Asha Gautam, a venerable name in the world of handcrafted heirloom clothing, proudly announces the debut of their latest venture – the Kadam Project. This groundbreaking initiative represents a significant stride in the revitalization of timeless, handcrafted fashion, spanning sarees, bridal couture, and festive attire. The Kadam Project underscores Gautam’s steadfast commitment to sustainability, environmental consciousness, and a circular design process.
With a rich 25-year history in the industry, Asha Gautam brings a wealth of expertise in reimagining classic pieces for their discerning clientele. The brand, supported by a team of skilled artisans, aims to broaden its impact on a wider audience by infusing new life into the allure of vintage fashion while championing principles of recycling and upcycling.
“In the current landscape, where concerns about climate change take precedence, Kadam stands as a beacon of responsible fashion, resonating with the imperative for a paradigm shift in consumer behavior. Our objective transcends merely slowing down the process of crafting new garments; it extends to the judicious reuse of existing pieces for future consumption,” remarks Gautam Gupta, Creative Head at Asha Gautam.
The craftsmanship involved in creating handmade pieces for the Kadam Project spans from two months to a year, showcasing the dedication and artistry that goes into each creation. Asha Gautam encourages the utilization of existing treasures rather than solely seeking new additions, advocating for the recycling and upcycling of traditional Indian textiles.
Over the 25-year journey, Gautam has been committed to repurposing numerous traditional Indian textiles, including Banarasi, Paithani, and Kanjeevaram weaves, Bandhani techniques, Kalamkari hand-painted pieces, as well as Zardosi and Convent embroidered fabrics.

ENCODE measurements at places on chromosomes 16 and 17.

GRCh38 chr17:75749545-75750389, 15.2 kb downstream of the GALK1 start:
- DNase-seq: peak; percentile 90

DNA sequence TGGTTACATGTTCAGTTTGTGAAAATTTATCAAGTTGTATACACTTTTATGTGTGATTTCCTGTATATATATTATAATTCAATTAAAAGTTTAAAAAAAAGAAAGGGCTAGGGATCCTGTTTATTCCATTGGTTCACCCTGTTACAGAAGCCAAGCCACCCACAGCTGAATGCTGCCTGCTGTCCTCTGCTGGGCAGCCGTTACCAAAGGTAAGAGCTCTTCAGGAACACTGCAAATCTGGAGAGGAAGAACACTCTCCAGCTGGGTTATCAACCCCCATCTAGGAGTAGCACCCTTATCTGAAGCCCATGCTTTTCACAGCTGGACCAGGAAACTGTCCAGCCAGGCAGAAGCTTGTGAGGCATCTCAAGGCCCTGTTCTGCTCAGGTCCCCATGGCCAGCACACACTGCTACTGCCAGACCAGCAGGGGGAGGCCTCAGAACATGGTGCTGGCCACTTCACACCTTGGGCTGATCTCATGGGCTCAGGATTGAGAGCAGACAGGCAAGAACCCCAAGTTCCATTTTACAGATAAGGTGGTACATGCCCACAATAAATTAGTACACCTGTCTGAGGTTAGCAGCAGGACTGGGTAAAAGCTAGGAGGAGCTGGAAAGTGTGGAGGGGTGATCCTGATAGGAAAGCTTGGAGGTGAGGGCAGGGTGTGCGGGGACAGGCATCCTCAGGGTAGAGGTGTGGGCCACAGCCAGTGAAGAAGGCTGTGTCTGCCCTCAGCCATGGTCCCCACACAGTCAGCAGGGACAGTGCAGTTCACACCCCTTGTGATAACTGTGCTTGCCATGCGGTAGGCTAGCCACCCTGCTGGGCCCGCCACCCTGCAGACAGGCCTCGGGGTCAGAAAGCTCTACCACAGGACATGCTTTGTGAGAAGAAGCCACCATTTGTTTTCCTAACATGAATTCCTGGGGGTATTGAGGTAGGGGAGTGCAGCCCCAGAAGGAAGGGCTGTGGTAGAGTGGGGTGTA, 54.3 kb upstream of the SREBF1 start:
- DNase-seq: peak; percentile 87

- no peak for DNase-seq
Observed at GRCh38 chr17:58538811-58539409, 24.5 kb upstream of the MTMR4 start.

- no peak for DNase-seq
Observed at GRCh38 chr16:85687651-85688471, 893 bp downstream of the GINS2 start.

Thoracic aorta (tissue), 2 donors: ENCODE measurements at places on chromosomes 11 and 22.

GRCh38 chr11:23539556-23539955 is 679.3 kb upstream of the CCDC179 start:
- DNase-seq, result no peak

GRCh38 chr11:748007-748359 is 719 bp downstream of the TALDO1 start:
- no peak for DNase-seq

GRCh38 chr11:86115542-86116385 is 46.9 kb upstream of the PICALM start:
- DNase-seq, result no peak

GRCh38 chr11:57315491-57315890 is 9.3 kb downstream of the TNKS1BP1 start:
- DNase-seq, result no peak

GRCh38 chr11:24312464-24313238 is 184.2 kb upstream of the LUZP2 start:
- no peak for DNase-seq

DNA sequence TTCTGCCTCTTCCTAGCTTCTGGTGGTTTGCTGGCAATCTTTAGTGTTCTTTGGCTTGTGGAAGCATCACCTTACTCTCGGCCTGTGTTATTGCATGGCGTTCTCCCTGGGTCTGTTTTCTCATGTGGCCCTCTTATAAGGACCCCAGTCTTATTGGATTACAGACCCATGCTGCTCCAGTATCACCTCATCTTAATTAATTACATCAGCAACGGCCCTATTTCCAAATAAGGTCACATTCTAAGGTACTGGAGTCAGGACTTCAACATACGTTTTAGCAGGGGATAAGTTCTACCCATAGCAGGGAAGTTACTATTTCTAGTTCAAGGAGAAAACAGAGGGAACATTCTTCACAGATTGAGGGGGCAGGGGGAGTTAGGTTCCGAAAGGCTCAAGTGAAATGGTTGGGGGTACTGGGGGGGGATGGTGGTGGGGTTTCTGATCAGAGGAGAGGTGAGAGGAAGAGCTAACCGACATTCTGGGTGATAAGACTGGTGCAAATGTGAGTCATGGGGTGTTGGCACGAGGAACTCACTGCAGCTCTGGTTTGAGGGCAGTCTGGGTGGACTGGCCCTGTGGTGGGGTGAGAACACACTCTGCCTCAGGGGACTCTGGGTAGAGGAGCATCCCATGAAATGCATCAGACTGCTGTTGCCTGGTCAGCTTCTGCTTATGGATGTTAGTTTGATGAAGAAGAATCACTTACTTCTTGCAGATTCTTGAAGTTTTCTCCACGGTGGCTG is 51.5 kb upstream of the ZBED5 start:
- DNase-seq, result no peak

The Kadam Project breathes new life into vintage textiles, some dating back four to five decades or more. Real zari threads in silver or gold, which may lose their sheen over time, are meticulously refurbished by skilled artisans, restoring their original luster. The revitalized zari is seamlessly integrated into new bases, with motifs, jal, borders, and pallu artfully applied based on the client’s preferences.
To enhance these upcycled creations, sophisticated embroidery techniques are employed, incorporating artwork from the original saree. Luxurious fabrics such as organza, tissue, chiffon, and alternative weaves like kota are introduced, transforming the overall aesthetic of the new pieces.
Gautam’s commitment to sustainability extends beyond the creation of clothing. Leftover materials find new life as potlis and tassels, contributing to the overall sustainability of the process. However, the intricacies of recycling and upcycling necessitate a careful evaluation of the original fabric’s strength before initiation. Strengthening measures, including fabric fusion, are at times implemented to ensure the enduring quality of the final product.
The Project marks a significant milestone in Asha Gautam’s journey, reinforcing their position as pioneers in sustainable, handcrafted heirloom fashion.